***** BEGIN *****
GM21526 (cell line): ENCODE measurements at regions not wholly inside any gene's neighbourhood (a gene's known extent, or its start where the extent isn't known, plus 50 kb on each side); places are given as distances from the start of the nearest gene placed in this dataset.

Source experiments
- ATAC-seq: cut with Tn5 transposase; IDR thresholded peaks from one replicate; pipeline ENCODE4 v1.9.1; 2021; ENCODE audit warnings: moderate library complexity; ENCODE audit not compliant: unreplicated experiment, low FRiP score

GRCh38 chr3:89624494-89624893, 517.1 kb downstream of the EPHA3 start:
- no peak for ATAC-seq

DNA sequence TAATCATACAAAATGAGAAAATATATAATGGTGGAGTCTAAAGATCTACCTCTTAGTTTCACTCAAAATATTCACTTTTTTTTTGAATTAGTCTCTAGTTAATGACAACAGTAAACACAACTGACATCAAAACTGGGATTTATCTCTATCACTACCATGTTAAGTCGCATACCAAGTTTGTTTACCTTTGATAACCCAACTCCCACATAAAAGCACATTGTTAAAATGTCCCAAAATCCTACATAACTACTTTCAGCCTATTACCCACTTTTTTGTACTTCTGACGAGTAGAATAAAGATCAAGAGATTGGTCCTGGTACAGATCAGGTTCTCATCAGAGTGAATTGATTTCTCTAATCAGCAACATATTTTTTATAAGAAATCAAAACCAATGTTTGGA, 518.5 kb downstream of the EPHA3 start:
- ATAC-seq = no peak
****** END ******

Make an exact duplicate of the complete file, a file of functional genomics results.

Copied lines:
GM21526 (cell line): ENCODE measurements at regions not wholly inside any gene's neighbourhood (a gene's known extent, or its start where the extent isn't known, plus 50 kb on each side); places are given as distances from the start of the nearest gene placed in this dataset.

Source experiments
- ATAC-seq: cut with Tn5 transposase; IDR thresholded peaks from one replicate; pipeline ENCODE4 v1.9.1; 2021; ENCODE audit warnings: moderate library complexity; ENCODE audit not compliant: unreplicated experiment, low FRiP score

GRCh38 chr3:89624494-89624893, 517.1 kb downstream of the EPHA3 start:
- no peak for ATAC-seq

DNA sequence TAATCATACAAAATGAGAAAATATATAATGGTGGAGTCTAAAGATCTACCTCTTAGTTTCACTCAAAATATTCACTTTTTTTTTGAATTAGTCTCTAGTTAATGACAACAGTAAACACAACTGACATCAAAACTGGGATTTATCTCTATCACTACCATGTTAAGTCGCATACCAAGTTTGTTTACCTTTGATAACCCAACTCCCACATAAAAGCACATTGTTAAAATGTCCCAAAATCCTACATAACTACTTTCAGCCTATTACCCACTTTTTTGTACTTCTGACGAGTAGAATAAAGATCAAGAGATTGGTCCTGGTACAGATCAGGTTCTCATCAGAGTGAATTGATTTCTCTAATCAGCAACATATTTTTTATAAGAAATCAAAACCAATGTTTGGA, 518.5 kb downstream of the EPHA3 start:
- ATAC-seq = no peak